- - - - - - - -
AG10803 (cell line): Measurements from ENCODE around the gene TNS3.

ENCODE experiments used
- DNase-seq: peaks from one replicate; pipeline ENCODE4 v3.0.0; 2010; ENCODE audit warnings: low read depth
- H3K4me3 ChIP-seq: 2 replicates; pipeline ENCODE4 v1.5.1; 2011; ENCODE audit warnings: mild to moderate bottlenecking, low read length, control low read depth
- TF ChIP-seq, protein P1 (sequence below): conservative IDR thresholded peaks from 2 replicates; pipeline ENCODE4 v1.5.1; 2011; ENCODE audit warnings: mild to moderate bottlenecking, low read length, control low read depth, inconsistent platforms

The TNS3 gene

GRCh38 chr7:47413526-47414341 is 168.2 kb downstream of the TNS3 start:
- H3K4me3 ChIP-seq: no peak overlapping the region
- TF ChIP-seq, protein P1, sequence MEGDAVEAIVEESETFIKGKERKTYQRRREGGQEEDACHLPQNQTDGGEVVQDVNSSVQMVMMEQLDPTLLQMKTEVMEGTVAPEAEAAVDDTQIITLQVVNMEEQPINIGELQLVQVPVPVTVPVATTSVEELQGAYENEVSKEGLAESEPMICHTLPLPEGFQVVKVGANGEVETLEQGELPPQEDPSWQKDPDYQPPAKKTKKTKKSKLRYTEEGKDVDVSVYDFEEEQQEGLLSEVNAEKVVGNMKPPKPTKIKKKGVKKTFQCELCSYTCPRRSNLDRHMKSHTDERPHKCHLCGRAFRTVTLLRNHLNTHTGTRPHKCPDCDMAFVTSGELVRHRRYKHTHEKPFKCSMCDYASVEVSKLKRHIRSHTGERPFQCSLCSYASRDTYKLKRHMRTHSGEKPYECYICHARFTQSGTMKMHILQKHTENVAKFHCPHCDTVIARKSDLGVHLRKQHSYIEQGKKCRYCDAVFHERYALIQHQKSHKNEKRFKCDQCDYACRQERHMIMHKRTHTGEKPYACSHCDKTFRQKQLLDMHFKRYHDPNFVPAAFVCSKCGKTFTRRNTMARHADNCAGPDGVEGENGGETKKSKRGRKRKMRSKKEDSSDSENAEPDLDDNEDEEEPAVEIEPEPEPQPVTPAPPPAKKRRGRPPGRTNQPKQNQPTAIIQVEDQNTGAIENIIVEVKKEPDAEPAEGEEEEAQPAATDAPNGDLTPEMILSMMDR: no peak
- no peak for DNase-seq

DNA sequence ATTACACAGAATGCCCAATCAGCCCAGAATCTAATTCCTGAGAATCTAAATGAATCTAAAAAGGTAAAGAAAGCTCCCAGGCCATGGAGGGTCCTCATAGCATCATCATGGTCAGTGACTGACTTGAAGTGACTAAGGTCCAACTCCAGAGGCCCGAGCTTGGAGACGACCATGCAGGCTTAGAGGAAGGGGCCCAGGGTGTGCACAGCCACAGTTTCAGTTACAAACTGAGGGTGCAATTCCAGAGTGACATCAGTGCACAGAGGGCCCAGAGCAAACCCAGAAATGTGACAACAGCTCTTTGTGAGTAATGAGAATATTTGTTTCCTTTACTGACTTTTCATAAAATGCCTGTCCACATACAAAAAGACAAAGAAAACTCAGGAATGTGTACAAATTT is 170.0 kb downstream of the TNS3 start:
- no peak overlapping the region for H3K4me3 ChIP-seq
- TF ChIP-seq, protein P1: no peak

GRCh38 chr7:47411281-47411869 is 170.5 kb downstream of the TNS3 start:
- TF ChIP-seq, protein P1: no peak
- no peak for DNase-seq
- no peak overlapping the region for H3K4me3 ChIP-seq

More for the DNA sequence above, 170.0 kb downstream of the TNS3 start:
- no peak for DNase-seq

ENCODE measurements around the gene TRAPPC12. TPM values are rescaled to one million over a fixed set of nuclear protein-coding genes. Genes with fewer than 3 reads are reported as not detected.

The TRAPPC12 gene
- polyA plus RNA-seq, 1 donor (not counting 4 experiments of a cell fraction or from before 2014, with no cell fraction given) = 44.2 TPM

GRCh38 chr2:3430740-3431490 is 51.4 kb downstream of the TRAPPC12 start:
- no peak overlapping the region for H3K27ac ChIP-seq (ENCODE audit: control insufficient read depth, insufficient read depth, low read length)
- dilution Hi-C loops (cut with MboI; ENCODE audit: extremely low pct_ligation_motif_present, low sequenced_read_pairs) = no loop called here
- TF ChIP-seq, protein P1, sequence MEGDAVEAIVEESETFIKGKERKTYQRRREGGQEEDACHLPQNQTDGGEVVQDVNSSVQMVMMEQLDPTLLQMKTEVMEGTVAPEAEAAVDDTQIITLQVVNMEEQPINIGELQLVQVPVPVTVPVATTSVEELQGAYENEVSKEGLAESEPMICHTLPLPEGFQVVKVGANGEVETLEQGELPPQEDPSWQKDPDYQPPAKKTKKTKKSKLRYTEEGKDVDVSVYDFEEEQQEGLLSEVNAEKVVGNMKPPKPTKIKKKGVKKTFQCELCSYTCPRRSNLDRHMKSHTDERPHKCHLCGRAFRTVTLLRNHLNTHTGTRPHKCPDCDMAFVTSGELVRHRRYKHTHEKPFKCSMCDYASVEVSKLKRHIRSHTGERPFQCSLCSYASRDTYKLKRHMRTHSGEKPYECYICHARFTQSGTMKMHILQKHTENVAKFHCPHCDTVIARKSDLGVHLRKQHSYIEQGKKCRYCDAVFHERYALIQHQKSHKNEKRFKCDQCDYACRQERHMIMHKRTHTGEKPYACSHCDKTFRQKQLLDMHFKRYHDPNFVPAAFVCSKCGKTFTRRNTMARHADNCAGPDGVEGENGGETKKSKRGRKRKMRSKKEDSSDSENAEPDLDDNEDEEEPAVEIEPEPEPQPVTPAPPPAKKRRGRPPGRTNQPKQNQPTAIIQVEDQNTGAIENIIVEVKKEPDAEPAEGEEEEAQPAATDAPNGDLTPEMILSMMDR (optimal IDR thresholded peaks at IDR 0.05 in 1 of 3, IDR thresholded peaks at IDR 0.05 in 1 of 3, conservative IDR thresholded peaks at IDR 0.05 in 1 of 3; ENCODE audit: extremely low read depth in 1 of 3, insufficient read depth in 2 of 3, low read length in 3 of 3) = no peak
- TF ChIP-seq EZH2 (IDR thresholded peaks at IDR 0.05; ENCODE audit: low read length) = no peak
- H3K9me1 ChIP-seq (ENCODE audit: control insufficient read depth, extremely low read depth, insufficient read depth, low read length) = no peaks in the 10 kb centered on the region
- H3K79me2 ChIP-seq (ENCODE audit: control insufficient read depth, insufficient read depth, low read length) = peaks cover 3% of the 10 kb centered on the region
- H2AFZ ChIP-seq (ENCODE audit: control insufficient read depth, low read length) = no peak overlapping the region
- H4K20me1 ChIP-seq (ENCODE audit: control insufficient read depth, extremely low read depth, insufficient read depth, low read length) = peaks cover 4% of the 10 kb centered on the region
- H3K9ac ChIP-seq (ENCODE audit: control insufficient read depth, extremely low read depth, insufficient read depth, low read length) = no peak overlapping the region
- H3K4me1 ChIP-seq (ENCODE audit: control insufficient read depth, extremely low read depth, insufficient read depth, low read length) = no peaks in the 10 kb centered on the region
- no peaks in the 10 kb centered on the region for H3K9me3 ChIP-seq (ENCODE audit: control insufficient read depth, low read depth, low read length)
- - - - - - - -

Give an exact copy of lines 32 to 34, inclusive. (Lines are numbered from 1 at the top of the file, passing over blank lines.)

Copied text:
- H3K9ac ChIP-seq (ENCODE audit: control insufficient read depth, extremely low read depth, insufficient read depth, low read length) = no peak overlapping the region
- H3K4me1 ChIP-seq (ENCODE audit: control insufficient read depth, extremely low read depth, insufficient read depth, low read length) = no peaks in the 10 kb centered on the region
- no peaks in the 10 kb centered on the region for H3K9me3 ChIP-seq (ENCODE audit: control insufficient read depth, low read depth, low read length)